Friday, December 2, 2011

The shortcomings of a utilitarian approach to New Student Orientation programming: A call for aesthetics

Prior to my current work with Brigham Young University's peer mentoring initiative I was heavily involved in the university's new student orientation programming.  And, because my work is still focused on first-year students, I associate with colleagues (both here at BYU and on other campuses) who spend a good deal of their time thinking about how to orient students to a college campus.  Almost invariably I hear them use terms like "plan," "manage," and "direct" to describe their work.  This choice of words highlights a common metaphor guiding the work of orientation professionals, what I'll term here the management metaphor--one which is largely concerned with relatively superficial features of orientation programming,  including scheduling, event management, feeding large groups of people, and other associated logistics.  Clearly, these are all important considerations for an "orientation director" (something has to happen during orientation and it has to be coordinated, particularly on a large campus where thousands of students and their parents are likely to participate).  However, problems arise when this metaphor is adopted as the guiding principle in making decisions about orientation programs because it fails to attend to the aesthetics of the orientation experience (and I use the term experience very intentionally here).  As a result, students experience orientation as a collection of disjointed events--for example a convocation, campus tour, advisement session, and dance party--and walk away from the experience without having made any meaning, reflected on key messages (e.g. the institutional mission and other core values of the institution), or resolved to do anything differently during their college experience as a result of new student orientation.

A more useful metaphor for orientation programming is the aesthetic design metaphor (yes, I made that up).  Through this lens, the process of developing orientation programming is viewed as a process of designing an aesthetic experience for students, that is to say experiences which are coherent, connected, and infused with meaning.   In his book Art as Experience, John Dewey describes aesthetic experiences as those which are immersive, complete, and transformative.  In contrast, unaesthetic experiences are routine, dispersed, disengaging, and fragmented.  Patrick Parrish has described a set of aesthetic principles which can be applied to the design of instructional experiences in an attempt to avoid the negative outcomes so often associated with educational settings (e.g. boredom, lack of motivation, meaningless and imposed learning activities), which seem useful for orientation programming because of its susceptibility to the the same traps of fragmentation and meaninglessness.  These "first principles" are that


  1. Learning experiences have beginnings, middles, and ends,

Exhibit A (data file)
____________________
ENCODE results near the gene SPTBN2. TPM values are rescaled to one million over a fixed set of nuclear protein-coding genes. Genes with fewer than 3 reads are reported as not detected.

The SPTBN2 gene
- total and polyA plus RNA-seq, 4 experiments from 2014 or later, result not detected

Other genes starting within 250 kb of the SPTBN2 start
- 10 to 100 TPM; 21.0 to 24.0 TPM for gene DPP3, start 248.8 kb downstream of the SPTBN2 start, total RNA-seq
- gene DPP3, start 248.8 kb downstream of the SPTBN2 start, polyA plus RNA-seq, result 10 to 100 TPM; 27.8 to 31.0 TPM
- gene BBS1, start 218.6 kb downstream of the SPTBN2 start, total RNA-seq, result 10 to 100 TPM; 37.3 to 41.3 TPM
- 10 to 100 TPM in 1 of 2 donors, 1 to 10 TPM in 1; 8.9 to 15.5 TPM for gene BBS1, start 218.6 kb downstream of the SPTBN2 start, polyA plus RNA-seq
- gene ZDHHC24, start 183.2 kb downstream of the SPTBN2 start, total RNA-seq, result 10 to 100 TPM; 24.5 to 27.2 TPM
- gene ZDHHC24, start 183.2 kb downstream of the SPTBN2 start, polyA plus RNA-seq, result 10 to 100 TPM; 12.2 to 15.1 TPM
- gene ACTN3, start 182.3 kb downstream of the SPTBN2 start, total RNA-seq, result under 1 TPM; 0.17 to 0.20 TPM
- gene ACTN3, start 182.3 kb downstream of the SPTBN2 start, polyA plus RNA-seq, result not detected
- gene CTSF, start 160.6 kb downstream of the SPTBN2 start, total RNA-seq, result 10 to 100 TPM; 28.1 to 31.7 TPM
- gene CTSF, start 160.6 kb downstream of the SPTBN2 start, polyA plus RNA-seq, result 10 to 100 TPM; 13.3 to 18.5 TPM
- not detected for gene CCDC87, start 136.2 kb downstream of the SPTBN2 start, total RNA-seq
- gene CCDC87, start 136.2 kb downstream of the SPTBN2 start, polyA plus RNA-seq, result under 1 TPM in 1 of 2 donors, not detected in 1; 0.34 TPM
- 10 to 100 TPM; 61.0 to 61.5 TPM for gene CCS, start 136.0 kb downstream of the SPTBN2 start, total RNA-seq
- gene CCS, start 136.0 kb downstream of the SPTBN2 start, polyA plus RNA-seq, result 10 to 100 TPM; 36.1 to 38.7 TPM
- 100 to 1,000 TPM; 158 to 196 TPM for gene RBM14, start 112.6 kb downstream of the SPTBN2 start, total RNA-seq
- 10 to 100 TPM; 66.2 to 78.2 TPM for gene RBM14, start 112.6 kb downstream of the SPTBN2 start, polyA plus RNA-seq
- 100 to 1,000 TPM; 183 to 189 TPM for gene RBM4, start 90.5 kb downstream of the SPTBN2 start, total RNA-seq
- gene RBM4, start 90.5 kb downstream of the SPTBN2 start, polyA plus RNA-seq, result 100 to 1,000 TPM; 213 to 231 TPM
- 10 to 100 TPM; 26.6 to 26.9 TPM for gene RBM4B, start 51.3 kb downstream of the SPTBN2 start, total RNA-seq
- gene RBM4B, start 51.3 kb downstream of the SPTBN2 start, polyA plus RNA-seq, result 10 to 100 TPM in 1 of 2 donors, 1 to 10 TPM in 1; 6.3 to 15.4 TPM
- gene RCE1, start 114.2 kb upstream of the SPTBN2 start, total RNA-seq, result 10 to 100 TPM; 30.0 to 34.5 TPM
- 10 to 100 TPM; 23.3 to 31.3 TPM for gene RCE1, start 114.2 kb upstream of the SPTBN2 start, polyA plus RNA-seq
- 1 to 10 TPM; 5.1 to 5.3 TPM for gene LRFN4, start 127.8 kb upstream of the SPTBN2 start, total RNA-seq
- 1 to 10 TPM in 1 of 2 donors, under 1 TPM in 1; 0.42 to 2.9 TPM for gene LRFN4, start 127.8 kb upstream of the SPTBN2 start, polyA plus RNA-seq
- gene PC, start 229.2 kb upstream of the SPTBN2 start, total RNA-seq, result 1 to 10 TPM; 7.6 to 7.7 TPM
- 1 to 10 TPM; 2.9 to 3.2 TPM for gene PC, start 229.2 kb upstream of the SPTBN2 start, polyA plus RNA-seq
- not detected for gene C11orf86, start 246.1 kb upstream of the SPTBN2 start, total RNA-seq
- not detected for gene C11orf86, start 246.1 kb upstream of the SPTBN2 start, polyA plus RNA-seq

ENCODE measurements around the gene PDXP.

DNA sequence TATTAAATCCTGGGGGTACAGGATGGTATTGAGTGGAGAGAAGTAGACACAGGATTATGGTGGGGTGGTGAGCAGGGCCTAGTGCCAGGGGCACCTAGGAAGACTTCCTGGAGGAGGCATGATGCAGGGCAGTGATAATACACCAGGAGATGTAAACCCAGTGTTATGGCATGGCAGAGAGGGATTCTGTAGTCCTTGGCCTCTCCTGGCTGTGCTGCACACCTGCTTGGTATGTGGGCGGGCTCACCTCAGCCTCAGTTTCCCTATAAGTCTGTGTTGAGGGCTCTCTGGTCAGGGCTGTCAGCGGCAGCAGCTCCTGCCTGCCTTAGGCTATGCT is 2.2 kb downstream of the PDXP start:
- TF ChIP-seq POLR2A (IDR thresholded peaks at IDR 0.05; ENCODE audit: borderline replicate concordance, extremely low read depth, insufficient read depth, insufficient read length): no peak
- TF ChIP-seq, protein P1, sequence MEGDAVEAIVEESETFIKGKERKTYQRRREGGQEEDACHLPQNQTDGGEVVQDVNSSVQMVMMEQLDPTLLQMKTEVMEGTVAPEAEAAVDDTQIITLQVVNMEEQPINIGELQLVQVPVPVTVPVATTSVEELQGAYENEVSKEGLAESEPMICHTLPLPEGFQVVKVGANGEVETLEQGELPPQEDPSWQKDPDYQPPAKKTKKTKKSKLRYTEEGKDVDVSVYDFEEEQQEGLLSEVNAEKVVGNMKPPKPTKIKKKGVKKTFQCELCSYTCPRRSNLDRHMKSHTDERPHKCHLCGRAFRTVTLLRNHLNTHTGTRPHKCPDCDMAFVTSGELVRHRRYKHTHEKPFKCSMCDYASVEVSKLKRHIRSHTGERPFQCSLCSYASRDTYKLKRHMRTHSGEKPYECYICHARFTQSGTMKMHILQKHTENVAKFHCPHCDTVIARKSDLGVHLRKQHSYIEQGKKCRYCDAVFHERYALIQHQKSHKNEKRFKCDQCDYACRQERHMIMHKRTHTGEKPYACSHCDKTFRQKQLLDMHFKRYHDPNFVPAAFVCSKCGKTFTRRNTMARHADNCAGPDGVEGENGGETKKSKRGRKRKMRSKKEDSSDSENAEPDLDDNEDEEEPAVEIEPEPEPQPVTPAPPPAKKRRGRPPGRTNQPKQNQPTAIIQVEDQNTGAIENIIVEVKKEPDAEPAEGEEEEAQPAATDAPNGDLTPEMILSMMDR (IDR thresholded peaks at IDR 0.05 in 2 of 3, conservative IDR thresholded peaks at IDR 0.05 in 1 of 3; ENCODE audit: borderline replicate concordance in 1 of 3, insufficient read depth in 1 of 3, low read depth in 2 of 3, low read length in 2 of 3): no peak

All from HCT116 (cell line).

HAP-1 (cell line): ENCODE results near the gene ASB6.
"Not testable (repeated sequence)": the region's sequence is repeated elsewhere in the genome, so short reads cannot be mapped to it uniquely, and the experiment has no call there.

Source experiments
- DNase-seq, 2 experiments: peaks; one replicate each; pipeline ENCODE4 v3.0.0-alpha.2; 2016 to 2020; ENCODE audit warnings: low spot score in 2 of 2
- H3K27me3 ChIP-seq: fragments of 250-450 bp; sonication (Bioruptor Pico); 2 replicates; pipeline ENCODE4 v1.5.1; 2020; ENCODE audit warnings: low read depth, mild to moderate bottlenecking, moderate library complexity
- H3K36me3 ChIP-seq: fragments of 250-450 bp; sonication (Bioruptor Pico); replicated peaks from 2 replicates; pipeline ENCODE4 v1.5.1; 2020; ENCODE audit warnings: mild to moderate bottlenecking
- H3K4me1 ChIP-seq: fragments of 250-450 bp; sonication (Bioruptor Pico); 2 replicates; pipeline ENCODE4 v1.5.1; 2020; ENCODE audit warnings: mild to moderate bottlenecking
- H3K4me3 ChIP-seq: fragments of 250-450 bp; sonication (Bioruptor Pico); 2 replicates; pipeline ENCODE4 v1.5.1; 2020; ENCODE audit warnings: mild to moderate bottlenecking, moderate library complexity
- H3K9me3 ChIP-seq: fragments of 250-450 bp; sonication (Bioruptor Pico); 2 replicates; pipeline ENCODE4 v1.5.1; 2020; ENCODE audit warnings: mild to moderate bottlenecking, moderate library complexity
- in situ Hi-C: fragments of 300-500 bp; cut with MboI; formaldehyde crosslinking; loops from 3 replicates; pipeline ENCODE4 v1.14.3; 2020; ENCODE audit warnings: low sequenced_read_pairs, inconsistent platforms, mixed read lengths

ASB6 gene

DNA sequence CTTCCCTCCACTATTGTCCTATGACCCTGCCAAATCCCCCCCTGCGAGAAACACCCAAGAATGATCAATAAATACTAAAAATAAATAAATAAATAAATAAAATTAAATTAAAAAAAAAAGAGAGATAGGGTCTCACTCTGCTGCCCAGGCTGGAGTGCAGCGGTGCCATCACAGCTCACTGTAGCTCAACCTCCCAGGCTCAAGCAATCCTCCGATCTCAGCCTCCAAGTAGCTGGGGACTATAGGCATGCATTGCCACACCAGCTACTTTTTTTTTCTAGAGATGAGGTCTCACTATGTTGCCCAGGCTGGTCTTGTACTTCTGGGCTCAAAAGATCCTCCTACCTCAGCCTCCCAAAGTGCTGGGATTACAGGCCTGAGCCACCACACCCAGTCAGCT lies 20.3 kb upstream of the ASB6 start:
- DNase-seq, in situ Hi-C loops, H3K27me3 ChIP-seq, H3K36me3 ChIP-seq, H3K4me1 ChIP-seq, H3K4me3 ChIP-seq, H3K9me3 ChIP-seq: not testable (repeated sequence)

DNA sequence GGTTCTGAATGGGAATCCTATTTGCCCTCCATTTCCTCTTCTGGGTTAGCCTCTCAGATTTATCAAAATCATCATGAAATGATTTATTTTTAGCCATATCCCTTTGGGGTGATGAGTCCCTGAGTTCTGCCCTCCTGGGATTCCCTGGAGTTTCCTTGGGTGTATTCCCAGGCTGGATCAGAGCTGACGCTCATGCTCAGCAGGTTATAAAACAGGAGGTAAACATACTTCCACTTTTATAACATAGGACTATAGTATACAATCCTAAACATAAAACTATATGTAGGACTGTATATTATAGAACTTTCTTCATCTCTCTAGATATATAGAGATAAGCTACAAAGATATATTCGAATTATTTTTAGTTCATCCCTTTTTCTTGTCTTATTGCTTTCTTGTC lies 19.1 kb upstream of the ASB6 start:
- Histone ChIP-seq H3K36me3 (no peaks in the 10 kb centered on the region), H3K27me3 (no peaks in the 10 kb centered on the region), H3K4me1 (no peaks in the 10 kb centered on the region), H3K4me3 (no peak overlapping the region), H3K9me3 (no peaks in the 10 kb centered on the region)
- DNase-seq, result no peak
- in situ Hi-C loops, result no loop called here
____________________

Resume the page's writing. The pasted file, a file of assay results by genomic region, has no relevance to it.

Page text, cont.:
2. Learners are the protagonists of their own learning experiences,
  3. Learning activity, not subject matter, establishes the theme of instruction,
  4. Context contributes to immersion in the instructional situation, and
  5. Instructors and instructional designers are authors, supporting characters, and model learners


When viewed as an aesthetic design process, orientation programming is elevated to an act of weaving together an experience or narrative which attends to Parrish's first principles and which is meaningful and transformative for students.  The goals shift from scheduling events, providing meals, and holding "sessions," to providing an experience which moves students towards internalizing institutional values and changes their conception of the college experience.  Imagine the impact of an orientation program which not only helps students register for classes and locate campus buildings, but which poses a question or challenge which can provide a purpose or framework for a students entire undergraduate experience (e.g. "How can my learning position me to solve important problems?"  or "As a citizen of a global community, what responsibility do I have to improve my community?  How can my college experience prepare me to do that?" or for a faith-based institution, "How can I integrate spiritual and secular learning?").  Further, why does every student have to have the same experience as the student next to them?  Could students create their own orientation experience by selecting from a number of events and opportunities, those which attend to their needs and concerns.  Finally, as I have written about before here, meaningful conclusions do much to further learning--why couldn't orientation culminate with some kind of experience which promotes reflection, unifies the sub-experiences which have occurred across orientation, and invites students to continue to engage with the problem or question posed on the first day?

None of this is to say that these two metaphors for orientation programming are mutually exclusive or wholly incompatible.  An orientation experience can be both aesthetic and pragmatic; however, far too often institutions focus exclusively on planning and managing and lose an opportunity to design an experience.  An experience which not only welcomes students to campus and answers their questions, but which like a good piece of art, stimulates reflection, action, and (occasionally, when the stars align) promotes personal transformation.









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